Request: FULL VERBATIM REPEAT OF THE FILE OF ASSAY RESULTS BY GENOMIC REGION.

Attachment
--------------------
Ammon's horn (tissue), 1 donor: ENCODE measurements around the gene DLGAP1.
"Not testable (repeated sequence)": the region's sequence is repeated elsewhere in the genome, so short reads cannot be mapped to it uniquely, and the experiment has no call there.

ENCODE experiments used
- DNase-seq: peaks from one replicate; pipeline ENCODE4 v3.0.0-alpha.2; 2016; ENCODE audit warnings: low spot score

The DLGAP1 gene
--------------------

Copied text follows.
Ammon's horn (tissue), 1 donor: ENCODE measurements around the gene DLGAP1.
"Not testable (repeated sequence)": the region's sequence is repeated elsewhere in the genome, so short reads cannot be mapped to it uniquely, and the experiment has no call there.

ENCODE experiments used
- DNase-seq: peaks from one replicate; pipeline ENCODE4 v3.0.0-alpha.2; 2016; ENCODE audit warnings: low spot score

The DLGAP1 gene